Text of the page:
Skip Navigation

Is My Group a "Mentoring Group?"

Now that mentoring groups are becoming popular, more and more individuals are asking us, “Just what is a so-called mentoring group? I meet with a group of people, but I’m not sure it’s really a mentoring group.”

Good question.

A true mentoring group has as its main purpose helping each individual member develop personal competencies (skills and knowledge) and/or character attributes.

Skills could be: thinking strategically, making presentations, creating a video, or thousands of others.

Knowledge might include: how to get a proposal funded, an organization’s hiring policies, new federal laws, or thousands of other pools of information.

Character attributes include: loyalty, honesty, perseverance, and many others.

A Checklist for Mentoring Groups

Here are some characteristics of genuine mentoring groups. See if the collection of people you have in mind includes all or most of these features.

           The main purpose of the group is to help each individual develop personal competencies and/or character attributes.
           Each person in the group has at least one specific personal growth goal that he/she is working on with the help of the group. The goals could revolve around a similar need (e.g., to become a better leader) or be very unique to each individual in the group.
           The group is aware of each member’s goal(s).
           Individuals are working on their goals through “within-group” learning experiences (listening to presentations, engaging in discussions, asking and answering questions, giving each other specific feedback, doing group projects, practicing skills and character attributes on each other, etc.)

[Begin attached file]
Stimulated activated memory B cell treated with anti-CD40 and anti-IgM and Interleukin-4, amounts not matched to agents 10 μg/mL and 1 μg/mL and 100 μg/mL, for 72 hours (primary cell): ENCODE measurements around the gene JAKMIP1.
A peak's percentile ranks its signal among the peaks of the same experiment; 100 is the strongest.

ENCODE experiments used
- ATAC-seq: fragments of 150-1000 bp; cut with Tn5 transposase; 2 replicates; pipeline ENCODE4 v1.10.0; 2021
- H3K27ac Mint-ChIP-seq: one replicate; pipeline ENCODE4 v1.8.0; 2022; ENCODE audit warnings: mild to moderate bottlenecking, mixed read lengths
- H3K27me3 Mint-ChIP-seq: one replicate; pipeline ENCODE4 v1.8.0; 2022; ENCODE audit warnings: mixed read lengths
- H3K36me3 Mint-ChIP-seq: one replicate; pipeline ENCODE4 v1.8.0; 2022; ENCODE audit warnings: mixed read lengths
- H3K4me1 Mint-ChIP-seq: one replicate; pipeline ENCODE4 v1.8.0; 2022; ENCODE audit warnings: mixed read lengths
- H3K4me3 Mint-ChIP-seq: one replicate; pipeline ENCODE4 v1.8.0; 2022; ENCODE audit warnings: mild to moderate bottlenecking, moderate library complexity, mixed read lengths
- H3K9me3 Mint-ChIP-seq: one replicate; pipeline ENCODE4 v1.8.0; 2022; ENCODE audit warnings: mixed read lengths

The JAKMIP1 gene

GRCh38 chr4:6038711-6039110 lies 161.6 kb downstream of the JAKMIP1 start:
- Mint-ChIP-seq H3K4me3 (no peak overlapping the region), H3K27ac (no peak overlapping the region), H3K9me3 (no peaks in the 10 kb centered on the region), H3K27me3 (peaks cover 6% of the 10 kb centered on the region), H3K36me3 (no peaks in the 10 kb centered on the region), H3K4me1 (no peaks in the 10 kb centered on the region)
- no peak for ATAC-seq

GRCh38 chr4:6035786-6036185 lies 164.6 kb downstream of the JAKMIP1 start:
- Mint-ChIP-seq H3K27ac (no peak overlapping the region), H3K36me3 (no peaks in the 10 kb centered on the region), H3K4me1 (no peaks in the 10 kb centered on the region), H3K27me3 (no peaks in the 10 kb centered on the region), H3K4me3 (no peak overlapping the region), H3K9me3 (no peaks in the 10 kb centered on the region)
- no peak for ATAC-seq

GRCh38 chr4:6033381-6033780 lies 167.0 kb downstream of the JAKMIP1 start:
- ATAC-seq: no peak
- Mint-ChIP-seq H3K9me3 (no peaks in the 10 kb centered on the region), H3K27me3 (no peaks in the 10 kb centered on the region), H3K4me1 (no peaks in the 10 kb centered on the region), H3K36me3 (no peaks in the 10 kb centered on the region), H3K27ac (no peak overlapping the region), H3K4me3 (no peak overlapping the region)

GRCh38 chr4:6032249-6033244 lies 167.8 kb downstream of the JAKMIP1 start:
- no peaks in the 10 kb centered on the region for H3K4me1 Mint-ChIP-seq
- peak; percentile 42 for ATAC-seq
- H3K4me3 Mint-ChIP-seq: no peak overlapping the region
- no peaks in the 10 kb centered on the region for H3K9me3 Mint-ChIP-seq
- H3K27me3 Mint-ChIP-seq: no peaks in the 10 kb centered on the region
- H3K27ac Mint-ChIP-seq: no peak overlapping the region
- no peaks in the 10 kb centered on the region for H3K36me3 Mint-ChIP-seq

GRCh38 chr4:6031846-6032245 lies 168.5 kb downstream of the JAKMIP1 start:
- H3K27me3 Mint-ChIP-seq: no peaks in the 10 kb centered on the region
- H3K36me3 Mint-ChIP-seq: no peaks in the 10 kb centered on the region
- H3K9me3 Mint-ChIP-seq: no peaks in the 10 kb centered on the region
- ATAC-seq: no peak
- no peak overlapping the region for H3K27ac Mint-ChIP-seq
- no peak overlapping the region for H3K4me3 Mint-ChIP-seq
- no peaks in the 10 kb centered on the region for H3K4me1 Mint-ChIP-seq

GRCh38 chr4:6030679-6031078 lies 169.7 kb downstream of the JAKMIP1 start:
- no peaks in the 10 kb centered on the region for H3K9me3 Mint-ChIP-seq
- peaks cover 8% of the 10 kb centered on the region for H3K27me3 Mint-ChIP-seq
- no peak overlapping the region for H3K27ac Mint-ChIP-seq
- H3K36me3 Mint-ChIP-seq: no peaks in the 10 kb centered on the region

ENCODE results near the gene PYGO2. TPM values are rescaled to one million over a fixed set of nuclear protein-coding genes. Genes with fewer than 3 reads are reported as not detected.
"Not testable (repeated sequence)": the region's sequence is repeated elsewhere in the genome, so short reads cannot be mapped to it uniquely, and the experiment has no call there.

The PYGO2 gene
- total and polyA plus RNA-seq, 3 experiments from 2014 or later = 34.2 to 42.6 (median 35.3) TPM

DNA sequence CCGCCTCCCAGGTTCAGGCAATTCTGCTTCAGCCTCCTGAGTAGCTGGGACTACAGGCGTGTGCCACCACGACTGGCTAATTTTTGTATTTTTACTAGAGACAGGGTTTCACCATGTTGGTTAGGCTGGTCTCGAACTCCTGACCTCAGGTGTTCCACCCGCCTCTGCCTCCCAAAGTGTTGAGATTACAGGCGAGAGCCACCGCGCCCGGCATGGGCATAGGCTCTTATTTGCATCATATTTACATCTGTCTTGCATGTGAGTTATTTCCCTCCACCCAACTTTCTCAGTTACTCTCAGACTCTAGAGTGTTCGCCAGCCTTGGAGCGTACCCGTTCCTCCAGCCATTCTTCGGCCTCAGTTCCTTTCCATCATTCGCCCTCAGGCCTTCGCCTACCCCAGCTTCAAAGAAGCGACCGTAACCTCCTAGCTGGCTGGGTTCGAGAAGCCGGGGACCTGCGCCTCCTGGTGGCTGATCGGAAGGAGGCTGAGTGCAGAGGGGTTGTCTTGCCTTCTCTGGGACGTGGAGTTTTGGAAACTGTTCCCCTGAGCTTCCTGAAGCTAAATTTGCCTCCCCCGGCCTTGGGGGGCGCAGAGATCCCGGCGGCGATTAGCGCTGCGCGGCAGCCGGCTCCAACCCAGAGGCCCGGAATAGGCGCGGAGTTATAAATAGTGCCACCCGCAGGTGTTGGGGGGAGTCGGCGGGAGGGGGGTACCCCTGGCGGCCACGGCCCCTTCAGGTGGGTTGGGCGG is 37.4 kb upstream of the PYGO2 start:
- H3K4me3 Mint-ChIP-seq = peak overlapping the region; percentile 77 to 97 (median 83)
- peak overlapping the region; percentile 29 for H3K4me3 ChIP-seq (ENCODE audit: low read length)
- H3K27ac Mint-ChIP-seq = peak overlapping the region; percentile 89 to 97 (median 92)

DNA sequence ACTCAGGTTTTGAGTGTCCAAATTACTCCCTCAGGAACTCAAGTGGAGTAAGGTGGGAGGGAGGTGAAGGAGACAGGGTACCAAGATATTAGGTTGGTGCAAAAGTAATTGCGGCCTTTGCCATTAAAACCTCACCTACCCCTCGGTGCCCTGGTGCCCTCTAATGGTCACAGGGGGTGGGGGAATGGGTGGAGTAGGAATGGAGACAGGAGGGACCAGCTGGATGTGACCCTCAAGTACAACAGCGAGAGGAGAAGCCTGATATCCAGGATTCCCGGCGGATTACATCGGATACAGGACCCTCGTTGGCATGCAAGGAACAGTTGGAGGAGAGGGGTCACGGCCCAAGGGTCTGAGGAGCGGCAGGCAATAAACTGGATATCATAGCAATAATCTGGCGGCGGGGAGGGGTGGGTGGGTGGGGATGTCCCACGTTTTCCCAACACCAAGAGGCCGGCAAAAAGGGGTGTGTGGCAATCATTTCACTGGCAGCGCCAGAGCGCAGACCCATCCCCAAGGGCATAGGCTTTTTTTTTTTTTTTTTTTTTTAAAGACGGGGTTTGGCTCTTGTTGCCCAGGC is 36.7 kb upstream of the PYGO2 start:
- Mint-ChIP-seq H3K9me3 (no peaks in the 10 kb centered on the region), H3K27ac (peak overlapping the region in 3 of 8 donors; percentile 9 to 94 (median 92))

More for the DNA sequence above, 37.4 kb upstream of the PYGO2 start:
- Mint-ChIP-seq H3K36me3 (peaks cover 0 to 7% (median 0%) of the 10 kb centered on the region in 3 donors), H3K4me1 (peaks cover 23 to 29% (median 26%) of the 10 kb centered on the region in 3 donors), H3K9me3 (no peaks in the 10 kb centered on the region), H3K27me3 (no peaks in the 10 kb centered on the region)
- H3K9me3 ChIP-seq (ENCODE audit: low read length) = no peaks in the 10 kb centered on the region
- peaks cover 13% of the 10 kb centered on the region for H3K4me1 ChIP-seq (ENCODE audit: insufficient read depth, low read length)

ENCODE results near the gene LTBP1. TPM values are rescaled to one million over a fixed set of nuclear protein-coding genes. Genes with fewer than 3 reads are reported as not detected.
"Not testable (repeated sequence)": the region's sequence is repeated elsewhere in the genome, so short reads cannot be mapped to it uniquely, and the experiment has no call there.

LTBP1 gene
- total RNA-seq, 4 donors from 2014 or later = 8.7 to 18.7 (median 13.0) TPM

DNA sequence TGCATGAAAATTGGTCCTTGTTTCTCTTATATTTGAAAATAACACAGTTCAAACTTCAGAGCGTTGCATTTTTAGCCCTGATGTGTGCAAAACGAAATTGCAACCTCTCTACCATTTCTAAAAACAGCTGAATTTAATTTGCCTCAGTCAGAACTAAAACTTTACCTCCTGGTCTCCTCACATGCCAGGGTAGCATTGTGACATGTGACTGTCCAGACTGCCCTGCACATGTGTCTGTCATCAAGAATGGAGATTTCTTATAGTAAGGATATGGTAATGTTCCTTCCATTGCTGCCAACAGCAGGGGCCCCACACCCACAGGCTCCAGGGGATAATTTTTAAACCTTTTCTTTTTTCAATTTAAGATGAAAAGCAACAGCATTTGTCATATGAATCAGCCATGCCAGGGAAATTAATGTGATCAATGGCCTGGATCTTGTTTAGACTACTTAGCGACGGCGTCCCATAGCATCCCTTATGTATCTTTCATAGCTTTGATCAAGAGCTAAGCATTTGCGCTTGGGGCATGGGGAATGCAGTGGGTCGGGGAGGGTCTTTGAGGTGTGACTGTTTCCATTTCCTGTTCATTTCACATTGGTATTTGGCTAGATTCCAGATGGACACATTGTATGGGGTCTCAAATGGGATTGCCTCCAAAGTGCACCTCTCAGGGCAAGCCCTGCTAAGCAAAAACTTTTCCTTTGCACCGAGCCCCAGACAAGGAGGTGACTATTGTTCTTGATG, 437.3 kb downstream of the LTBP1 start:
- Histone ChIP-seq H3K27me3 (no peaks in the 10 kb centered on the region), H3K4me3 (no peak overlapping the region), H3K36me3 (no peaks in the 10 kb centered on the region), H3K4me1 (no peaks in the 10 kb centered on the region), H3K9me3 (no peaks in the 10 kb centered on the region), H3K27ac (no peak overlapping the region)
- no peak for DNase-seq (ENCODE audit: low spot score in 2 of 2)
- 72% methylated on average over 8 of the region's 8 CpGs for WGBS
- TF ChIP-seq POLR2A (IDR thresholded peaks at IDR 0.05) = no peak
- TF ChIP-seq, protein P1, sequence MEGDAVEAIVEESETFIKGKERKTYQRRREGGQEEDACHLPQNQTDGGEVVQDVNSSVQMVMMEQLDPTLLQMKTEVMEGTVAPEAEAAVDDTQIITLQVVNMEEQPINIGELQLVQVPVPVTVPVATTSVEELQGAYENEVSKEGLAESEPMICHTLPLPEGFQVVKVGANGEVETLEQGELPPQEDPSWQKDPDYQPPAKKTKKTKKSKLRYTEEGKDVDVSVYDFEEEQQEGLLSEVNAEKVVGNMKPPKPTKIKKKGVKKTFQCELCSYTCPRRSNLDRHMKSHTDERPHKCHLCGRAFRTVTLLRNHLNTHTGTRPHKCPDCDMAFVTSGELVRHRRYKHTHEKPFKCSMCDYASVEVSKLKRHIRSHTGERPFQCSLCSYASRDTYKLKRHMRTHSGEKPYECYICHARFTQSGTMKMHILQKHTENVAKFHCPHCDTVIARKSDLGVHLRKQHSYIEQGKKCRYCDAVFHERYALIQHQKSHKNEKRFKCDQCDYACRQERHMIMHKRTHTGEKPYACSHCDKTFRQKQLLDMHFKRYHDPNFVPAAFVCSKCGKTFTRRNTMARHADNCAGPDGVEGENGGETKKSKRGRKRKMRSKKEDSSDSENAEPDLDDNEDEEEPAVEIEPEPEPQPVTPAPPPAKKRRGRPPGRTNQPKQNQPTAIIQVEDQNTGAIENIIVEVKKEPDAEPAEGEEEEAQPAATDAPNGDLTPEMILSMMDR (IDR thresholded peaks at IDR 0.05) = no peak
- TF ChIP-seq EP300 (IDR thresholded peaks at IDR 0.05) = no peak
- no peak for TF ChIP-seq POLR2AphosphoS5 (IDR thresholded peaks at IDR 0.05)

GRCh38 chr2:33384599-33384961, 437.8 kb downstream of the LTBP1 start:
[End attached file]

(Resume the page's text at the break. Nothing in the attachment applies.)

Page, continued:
Individuals are working on their goals through “outside-of-group” learning experiences (e.g., reading, taking classes, doing research, practicing skills and character attributes on people outside the group).
           Individuals report their progress on their goals to the group.
           The group holds the individuals accountable for reaching their goals.
8.            When individuals reach or make significant progress on their goals, the group celebrates.
9.            The group has one or more trained mentor-facilitators who act as mentors to each member as well as the facilitators of the group discussions.

How close does your group come to being a genuine mentoring group? Are you satisfied with its current emphasis and ways of operating? Would you like to introduce more of a mentoring element?

Is My Group a “Mentoring Group?”
by Dr. Linda Phillips-Jones

13560 Mesa Drive, Grass Valley, CA 95949, USA
Phone: 530.268.1146 Fax: 530.268.3636 e-mail:
All materials copyright © 2004 - 1998 CCC/THE MENTORING GROUP